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Want to know about bilingual babies? Ask BabyLab

Babies are facinating creatures.  They are born almost blind, relying on crying as their only form of communication, and within the first 18 months of life, most will understand and begin to speak at least one language, many will start speaking two or more!  And all of this without any direct instruction.  So how do they do it?  What is their secret?

I recently had the pleasure to visit BabyLab at the Universitat Pompeu Fabra, Barcelona.  Researchers at BabyLab are interested in understanding how language develops during infancy.  Their research is focused on understanding how babies produce sounds and eventually language, particularly when a faced with more than one language to learn!  Katia Pistrin, one of the coordinators at the center, showed me around their lab and filled me in on some of their research.

Researchers at BabyLab mostly use eye-tracking software and videos in order to collect information and data for their studies.  All studies are quick and take a maximum of 30 minutes, which is perfect timing for a busy baby!  Babies are normally given very short video clips to watch and a camera attached to the screen is able to monitor where on the screen the baby is looking.  So, if the babies are shown a video of a person talking, the researchers are able to tell which parts of the face a baby focused on most throughout the conversation.  This can give really useful informtion about how babies perceive the faces of people around them.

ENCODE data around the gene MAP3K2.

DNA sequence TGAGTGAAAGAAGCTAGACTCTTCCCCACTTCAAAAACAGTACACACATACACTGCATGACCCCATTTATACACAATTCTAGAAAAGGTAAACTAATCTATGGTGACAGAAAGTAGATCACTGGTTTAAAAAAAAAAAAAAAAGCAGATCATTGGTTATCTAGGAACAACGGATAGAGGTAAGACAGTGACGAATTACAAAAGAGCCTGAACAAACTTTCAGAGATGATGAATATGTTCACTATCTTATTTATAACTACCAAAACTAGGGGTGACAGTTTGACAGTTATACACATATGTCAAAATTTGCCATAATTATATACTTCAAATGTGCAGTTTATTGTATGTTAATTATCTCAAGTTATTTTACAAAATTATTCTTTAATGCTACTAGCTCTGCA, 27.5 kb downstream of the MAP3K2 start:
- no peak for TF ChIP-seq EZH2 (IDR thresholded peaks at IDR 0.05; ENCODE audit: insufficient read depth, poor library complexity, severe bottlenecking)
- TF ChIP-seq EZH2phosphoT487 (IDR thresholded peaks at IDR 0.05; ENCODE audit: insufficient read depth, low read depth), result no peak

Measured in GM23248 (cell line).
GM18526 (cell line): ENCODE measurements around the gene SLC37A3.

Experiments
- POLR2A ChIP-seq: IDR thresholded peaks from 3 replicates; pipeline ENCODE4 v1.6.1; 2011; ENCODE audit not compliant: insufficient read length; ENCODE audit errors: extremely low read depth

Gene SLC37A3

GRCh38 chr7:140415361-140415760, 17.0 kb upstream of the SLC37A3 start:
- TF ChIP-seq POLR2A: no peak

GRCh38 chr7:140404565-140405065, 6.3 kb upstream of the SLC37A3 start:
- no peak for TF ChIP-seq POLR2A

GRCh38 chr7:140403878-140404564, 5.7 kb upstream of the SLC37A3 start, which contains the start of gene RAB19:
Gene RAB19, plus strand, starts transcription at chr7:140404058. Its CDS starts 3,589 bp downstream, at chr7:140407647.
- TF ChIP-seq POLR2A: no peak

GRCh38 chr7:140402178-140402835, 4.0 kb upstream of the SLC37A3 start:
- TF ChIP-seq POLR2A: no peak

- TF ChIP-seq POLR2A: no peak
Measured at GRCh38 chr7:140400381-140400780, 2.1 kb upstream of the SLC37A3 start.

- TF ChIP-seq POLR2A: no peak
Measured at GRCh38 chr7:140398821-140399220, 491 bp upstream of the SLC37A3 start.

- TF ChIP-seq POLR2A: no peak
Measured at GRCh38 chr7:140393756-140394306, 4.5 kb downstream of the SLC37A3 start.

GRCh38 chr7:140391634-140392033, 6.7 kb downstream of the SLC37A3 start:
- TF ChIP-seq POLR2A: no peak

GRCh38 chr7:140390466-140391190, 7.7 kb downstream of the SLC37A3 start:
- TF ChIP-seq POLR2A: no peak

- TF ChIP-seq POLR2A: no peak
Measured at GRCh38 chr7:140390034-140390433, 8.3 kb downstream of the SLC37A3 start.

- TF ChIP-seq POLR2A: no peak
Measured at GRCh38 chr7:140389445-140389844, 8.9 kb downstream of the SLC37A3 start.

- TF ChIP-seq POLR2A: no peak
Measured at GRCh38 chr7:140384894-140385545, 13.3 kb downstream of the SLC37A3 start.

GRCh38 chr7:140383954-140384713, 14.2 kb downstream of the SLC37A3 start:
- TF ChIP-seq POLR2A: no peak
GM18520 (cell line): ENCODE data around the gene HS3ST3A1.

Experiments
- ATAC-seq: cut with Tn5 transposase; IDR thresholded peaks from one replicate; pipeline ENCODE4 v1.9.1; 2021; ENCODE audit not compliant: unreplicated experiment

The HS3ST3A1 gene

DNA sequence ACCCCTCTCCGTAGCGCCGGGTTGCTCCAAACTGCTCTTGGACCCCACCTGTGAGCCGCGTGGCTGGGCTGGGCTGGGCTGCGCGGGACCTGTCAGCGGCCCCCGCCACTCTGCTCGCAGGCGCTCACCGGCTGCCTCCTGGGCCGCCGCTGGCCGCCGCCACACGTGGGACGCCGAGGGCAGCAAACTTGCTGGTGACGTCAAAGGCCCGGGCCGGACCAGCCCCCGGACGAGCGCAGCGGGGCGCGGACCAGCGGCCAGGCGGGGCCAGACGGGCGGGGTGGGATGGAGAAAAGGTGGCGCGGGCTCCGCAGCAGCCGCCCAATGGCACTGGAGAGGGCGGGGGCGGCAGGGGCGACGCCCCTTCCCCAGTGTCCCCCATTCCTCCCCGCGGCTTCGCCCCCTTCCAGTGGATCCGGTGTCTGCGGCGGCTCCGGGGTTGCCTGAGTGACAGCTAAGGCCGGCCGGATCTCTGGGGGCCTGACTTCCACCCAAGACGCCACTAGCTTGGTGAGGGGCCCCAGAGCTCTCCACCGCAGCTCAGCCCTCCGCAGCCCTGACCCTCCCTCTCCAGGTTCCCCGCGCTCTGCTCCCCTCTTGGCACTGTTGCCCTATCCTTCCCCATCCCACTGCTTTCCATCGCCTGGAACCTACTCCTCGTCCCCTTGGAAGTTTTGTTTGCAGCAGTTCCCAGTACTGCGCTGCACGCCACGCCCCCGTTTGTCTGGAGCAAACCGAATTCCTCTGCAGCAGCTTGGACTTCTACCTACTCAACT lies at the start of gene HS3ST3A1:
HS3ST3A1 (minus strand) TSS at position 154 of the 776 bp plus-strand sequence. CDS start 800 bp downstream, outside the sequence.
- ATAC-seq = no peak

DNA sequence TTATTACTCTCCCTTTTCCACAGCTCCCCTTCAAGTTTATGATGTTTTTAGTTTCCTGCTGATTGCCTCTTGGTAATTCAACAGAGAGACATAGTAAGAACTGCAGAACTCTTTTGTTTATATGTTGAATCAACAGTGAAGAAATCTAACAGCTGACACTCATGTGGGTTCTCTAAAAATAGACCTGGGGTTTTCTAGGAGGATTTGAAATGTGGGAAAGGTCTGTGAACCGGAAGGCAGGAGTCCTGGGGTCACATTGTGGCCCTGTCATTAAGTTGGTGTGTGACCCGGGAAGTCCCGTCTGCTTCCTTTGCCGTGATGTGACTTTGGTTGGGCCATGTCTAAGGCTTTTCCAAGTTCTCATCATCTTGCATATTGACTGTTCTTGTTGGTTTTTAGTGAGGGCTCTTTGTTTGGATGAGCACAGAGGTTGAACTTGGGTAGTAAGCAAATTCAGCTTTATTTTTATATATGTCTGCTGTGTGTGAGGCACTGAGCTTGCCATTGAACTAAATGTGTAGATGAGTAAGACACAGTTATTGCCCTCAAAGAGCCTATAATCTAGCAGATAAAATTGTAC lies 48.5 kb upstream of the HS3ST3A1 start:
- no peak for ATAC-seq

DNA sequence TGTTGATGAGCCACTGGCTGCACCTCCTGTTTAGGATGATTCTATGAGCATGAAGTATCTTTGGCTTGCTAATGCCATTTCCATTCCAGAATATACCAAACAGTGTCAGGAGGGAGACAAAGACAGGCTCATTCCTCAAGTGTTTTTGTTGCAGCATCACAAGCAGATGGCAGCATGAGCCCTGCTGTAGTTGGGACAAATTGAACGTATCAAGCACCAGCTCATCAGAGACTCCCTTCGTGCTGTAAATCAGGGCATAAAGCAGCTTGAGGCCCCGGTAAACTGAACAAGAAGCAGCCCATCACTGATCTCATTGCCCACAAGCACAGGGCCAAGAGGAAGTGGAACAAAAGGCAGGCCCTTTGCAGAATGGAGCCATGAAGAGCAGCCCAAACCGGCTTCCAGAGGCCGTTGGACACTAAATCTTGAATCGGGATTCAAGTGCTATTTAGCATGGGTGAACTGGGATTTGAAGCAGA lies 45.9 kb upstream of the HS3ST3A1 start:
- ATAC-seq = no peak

We are currently in the process of arranging a workshop with one of the investigators from BabyLab who will visit Nido and share their findings with parents.  Until then, you can find out more by watching this TED talk in Spanish by Loreto Nacar, one of the investigators at BabyLab.

If you are interested in helping BabyLab’s research by visiting their research facility with your little one, please email Katia Pistrin at or call 93.542.25.64 / 93.542.11.69.  For a sneak peak at their installations and more information about the project (in Spanish and Catalan) see this video from Barcelona TV.